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Supreme Court of Indiana.


Court of Appeals Case No. 32A01–1607–PL–01477

Decided: February 19, 2018


This matter has come before the Indiana Supreme Court on a petition to transfer jurisdiction, filed pursuant to Indiana Appellate Rules 56(B) and 57, following the issuance of a decision by the Court of Appeals. The Court has reviewed the decision of the Court of Appeals, and the submitted record on appeal, all briefs filed in the Court of Appeals, and all materials filed in connection with the request to transfer jurisdiction have been made available to the Court for review. Each participating member has had the opportunity to voice that Justice's views on the case in conference with the other Justices, and each participating member of the Court has voted on the petition.

Being duly advised, the Court DENIES the petition to transfer.

I respectfully dissent from the denial of transfer in this case. I would grant transfer, reverse the trial court's order granting summary judgment and remand the matter.

The critical issue in this case is whether the doctrine of judicial estoppel applies, which would result in summary judgment against Ellis and bar his claim that he has an ownership interest in Keystone Construction Corporation. The Court of Appeals decision says judicial estoppel applies, but I don't believe the doctrine has any application in this matter.

Here, Ellis, who had experience in the construction industry, claims he went to work for Keystone because the owner of Keystone offered to make him a partner with a 20% ownership interest. Ellis' partnership status was never formalized and a dispute about Ellis' ownership interest arose. At the same time, Ellis was in the process of dissolving his marriage. He and his then wife agreed not to include the Keystone interest as part of their settlement agreement because they did not want to delay or complicate the divorce. Instead, they agreed to equitably divide Ellis' Keystone interest once the ownership issue was resolved. Because the settlement agreement contained boilerplate language that indicated the parties had disclosed all property interests in the agreement, Keystone, in its litigation with Ellis over his ownership interest, sought to judicially estop Ellis from claiming any ownership interest.

Judicial estoppel prevents a party from asserting a position in a legal proceeding inconsistent with one previously asserted. Smith v. State, 765 N.E.2d 578, 582 (Ind. 2002). The purpose of judicial estoppel is to protect the integrity of the judicial process rather than to protect litigants from allegedly improper conduct by their adversaries. Id. at 583 (citing Wabash Grain, Inc. v. Smith, 700 N.E.2d 234, 238 (Ind. Ct. App. 1998), trans. denied). It does so by preventing a party and its counsel from playing fast and loose with the courts. Id. at 583–84. “[A]bsent a good explanation, a party should not be permitted to gain an advantage by litigating on one theory and then pursue an incompatible theory in subsequent litigation.” Alaska Seaboard Partners Ltd. P'ship v. Hood, 949 N.E.2d 1247, 1254 (Ind. Ct. App. 2011).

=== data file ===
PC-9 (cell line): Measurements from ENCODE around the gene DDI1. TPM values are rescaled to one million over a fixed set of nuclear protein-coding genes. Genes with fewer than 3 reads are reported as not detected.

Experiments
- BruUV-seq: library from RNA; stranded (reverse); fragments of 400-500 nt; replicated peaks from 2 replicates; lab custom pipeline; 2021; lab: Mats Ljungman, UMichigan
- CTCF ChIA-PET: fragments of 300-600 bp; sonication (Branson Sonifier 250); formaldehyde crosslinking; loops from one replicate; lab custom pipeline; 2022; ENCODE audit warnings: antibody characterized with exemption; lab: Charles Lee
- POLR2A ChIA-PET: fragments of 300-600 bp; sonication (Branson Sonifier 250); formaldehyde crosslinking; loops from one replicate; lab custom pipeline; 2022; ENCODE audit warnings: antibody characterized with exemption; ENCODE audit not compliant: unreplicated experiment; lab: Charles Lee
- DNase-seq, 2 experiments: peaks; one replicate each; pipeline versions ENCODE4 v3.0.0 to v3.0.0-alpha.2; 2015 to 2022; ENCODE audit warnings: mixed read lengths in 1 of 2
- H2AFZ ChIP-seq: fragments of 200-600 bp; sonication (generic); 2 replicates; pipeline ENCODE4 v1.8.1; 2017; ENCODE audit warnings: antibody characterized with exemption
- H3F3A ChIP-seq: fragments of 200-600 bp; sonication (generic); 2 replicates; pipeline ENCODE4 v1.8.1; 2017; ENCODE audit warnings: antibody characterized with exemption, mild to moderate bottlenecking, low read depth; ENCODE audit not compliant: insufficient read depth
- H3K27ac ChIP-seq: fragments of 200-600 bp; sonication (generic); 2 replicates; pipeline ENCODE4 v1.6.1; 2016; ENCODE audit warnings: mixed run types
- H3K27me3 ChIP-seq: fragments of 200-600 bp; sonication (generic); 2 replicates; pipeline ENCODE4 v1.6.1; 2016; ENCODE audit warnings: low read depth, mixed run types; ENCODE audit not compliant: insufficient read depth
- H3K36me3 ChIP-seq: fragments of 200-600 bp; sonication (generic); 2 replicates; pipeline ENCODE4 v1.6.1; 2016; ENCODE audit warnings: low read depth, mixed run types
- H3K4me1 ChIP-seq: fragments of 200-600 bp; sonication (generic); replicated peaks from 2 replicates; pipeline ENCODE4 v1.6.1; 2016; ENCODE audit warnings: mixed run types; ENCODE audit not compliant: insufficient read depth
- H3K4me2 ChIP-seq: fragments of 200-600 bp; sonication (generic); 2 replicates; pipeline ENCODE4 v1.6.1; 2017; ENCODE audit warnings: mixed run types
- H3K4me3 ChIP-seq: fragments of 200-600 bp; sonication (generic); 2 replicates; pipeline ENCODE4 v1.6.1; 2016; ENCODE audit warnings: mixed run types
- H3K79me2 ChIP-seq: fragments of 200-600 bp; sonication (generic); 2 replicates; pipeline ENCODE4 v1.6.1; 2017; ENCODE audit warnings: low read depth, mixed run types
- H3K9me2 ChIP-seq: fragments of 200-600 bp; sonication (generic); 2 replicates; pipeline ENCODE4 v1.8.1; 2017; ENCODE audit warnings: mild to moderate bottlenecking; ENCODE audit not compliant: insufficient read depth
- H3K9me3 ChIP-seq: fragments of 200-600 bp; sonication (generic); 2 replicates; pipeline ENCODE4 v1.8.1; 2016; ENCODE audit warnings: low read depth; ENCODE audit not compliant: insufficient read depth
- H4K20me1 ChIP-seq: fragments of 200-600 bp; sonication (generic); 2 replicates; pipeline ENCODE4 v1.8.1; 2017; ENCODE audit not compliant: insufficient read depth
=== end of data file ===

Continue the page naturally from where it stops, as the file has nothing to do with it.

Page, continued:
I do not believe Ellis played “fast and loose” with the court, nor is there evidence he gained any advantage in his dissolution by not disclosing his Keystone interest. I believe Keystone is using the doctrine of judicial estoppel as a sword, instead of as a shield. As a result, Keystone has now been given a windfall at the expense of Ellis when there was no underlying deceit or bad-faith and no court was embarrassed or taken advantage of. I do not know the size of the windfall accruing to Keystone, but it may be hundreds of thousands or even millions of dollars. This is all because both Ellis and his former wife agreed, in their unrelated divorce proceeding, to exclude his contested ownership interest in a construction business from the marital estate and resolve the ownership issue later between themselves.

How can this possibly justify a “fine” or “penalty” of hundreds of thousands or even millions of dollars? It does not. How is Keystone harmed by allowing the litigation to proceed? It is not.

No prior precedent has expanded the doctrine of judicial estoppel as much as this case has done. While the Court of Appeals notes that it has previously applied judicial estoppel to a similar situation and points to Turner v. Stuck, 778 N.E.2d 429 (Ind. Ct. App. 2002), that case is different than the present one. In Turner, the husband, explicitly denied any ownership interest in a boat in his settlement agreement: “Husband represents that he transferred his interest in the Silverton boat to his uncle prior to the filing of these divorce proceedings․” 778 N.E.2d at 430. Thus, it makes sense that husband was later estopped from claiming he did, in fact, own that boat in litigation over its ownership. Id. at 432. Conversely, here, Ellis made no explicit representation about Keystone ownership in the settlement agreement with his wife; the ownership interest was simply not mentioned. I do not believe boilerplate language indicating that all property is in the agreement is the same as an explicit denial that one owns a particular piece of property. Had Ellis explicitly denied any interest in Keystone in the agreement, I believe we would be in a different position.

As it stands, I believe Ellis has been deprived of his day in court based upon the incorrect application of the doctrine of judicial estoppel. I would reverse.

Rush, C.J., Slaughter, and Goff, JJ., vote to deny transfer. Massa, J., did not participate in the decision of this matter. David, J., dissents from the denial of transfer with separate opinion.

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Docket No: Court of Appeals Case No. 32A01–1607–PL–01477

Decided: February 19, 2018

Court: Supreme Court of Indiana.

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